Best European cities to drive in as a tourist
While you can drive in most European countries with a valid UK driving licence, the thought of taking your car out onto unknown roads can seem daunting.
To put your mind at ease, we’ve looked at a number of the most popular cities in Europe to determine which are likely to cause the least amount of stress behind the wheel. We considered metrics that impacted driving ability, safety and cost, including traffic inefficiency, number of car parks, car density, road quality, road accidents and cost of petrol.
|Rank||City||Country||Traffic Inefficiency Score||
(1 litre) (£)
|Road Quality||Road Accidents Involving Injuries (% Change from 2016-2021)||Number of Car Parks Per 100,000 People||Car Density|
Which cities in Europe are the best to drive in as a tourist?
Out of the 30 cities we researched, Prague, Czech Republic, came out on top. The city’s traffic inefficiency (77.50) made it the best place for tourists to drive in. Our research also showed Prague to have the highest number of car parks per 100,000 people (168), so you won't have to drive in circles trying to find a place to park before exploring the historical capital.
Valencia, Spain, was revealed to be the second-best city to drive in as a tourist. This is partly due to the high quality of the roads, boasting an overall rated score of 5.7/7.0.
With Vienna, Austria, seeing the lowest levels of traffic inefficiency (60.10), the city truly earned its place in third. Austrian roads appear to be some of the best to drive on as the city earned the highest road quality score (6.0/7.0).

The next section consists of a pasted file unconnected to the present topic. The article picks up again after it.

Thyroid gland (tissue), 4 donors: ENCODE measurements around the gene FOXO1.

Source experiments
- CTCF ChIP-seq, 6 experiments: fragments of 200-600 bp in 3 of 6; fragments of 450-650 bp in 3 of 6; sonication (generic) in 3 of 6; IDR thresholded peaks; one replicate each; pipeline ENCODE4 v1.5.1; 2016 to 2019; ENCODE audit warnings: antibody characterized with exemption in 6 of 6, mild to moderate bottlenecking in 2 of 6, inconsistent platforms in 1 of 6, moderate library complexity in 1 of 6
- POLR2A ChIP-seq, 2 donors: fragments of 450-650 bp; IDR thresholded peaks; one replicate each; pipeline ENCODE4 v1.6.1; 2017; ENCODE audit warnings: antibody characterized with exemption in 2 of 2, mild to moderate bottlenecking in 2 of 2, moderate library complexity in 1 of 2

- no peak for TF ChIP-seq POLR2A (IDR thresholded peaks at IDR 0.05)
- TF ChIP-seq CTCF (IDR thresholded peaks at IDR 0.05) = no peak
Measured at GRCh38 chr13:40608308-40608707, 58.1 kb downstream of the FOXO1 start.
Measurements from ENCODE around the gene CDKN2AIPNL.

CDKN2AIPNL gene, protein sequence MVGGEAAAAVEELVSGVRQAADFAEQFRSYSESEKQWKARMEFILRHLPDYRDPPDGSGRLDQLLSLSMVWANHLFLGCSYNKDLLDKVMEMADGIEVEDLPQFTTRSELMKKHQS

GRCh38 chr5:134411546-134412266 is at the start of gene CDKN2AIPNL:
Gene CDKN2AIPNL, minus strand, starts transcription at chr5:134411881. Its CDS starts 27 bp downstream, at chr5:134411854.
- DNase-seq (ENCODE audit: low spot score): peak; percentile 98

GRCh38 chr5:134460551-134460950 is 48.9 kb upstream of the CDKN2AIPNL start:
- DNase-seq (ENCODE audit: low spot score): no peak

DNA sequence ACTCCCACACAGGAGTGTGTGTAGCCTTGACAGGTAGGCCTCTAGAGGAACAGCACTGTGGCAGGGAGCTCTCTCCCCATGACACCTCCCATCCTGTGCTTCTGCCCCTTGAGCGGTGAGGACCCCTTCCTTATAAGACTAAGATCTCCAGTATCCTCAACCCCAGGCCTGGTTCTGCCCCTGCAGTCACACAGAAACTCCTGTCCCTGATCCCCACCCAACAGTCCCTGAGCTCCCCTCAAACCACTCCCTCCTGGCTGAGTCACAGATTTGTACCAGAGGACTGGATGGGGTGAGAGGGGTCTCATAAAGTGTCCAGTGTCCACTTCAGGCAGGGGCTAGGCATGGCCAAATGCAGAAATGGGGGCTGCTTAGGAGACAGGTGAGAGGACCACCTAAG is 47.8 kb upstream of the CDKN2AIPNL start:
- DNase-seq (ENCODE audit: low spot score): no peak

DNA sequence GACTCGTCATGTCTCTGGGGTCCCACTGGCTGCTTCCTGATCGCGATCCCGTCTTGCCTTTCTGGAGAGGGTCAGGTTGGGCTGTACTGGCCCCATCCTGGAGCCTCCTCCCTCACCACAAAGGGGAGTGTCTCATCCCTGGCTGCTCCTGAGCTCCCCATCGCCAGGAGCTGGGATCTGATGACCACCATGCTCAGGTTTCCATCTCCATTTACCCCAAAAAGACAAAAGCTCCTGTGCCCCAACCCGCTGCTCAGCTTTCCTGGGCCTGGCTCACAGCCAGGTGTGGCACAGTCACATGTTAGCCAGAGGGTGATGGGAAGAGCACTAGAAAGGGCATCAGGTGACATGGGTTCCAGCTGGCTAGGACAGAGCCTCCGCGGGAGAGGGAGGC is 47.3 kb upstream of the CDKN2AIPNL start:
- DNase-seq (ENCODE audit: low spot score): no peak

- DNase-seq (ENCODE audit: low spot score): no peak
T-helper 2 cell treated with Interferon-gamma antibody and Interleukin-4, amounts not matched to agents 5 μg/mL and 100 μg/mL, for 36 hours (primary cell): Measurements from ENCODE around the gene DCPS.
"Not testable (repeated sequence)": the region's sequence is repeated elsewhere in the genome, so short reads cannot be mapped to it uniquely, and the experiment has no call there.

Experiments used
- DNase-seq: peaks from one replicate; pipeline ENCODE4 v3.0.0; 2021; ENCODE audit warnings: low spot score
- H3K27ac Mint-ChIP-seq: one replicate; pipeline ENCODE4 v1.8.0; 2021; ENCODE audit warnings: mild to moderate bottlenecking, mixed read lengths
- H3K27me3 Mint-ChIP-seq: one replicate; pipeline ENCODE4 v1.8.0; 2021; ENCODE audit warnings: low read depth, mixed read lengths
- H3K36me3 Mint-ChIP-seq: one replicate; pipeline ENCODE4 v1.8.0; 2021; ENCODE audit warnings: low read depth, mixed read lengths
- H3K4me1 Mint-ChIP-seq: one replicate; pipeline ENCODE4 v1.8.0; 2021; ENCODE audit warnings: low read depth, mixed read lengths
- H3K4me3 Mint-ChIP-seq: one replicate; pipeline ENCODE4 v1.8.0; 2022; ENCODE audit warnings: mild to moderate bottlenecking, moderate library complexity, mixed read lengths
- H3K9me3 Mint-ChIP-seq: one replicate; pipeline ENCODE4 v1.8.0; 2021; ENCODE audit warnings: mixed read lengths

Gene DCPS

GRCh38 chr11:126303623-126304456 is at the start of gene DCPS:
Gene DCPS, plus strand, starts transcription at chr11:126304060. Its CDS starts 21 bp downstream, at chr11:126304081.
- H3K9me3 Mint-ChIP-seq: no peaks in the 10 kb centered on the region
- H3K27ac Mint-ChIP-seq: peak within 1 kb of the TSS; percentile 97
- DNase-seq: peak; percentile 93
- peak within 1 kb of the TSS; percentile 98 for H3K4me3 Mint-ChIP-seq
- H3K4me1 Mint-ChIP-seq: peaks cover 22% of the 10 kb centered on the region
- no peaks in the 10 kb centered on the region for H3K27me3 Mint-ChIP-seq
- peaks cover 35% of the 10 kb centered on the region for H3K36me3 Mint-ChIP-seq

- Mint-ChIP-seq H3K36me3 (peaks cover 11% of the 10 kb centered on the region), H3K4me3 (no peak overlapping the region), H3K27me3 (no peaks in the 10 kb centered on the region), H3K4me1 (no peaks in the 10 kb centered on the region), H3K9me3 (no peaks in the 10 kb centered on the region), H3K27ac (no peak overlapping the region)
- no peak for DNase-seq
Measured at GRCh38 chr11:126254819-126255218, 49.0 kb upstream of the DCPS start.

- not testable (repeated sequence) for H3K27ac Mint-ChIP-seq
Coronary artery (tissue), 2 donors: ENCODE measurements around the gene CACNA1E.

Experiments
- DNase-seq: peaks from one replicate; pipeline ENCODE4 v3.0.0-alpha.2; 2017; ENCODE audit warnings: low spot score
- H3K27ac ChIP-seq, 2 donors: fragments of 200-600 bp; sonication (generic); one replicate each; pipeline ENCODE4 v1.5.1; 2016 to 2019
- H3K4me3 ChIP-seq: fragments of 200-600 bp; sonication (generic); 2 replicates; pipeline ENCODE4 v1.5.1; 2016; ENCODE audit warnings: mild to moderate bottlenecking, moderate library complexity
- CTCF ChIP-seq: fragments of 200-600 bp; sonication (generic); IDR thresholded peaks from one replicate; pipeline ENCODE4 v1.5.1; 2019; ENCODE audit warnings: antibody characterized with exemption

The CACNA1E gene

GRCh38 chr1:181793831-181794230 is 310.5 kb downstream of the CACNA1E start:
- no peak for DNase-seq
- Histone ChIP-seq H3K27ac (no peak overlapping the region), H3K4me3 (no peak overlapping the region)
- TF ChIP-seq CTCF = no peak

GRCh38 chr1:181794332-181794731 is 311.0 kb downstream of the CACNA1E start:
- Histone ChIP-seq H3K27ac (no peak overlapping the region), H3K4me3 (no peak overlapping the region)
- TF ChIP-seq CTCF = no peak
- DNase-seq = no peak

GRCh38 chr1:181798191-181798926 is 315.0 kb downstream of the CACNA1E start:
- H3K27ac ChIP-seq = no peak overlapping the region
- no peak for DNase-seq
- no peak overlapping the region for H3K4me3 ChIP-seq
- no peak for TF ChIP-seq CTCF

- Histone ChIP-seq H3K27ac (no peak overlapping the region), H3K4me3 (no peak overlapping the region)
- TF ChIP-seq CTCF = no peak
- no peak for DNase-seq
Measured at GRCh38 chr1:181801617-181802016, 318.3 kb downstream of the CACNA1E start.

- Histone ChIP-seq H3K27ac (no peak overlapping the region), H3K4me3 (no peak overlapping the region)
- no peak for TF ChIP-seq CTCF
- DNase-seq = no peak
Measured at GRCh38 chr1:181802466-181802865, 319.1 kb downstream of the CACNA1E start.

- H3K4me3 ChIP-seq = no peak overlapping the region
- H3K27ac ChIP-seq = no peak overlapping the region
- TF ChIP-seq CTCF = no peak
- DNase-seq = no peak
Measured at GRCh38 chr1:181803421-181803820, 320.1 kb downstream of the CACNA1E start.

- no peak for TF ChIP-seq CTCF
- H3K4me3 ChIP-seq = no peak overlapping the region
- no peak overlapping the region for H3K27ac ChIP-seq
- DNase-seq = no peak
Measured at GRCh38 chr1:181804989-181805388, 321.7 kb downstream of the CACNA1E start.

Barcelona, Spain, was another city to score highly when it came to the quality of its roads (5.7/7.0), tying with Valencia as second-best.
Among the group of European cities, Sofia, Bulgaria, has the second lowest rate of cars per 1,000 inhabitants (412). This city will be one of the best to drive in, especially if you want time to get used to the roads without the stress of local drivers.
Which cities in Europe are the worst to drive in as a tourist?
Our research revealed Naples, Italy, to be the worst city to drive in as a tourist. Among the European destinations analysed, this city received the second-worst score for traffic inefficiency (210.03). With high chances of getting caught in traffic, you’ll need to think about how much petrol your car consumes. At £1.67 per litre, the price of petrol will push you further from an affordable trip.
Rome, Italy was another Italian city that found its way to the top of the ‘worst cities in Europe to drive in’. The city’s high traffic inefficiency score (178.90) and car rate per 1,000 inhabitants (673) tell us that the roads are unlikely to be quiet. This may cause your driving trips to last longer than you would hope, impacting your ability to roam around this incredible city.
Belgrade, Serbia has one of the lowest road quality scores among the 30 European cities (3.5/7.0). It also saw one of the lowest decreases in road accidents involving injuries between 2016 and 2021 (-7.26%), earning it the third worst city to drive in.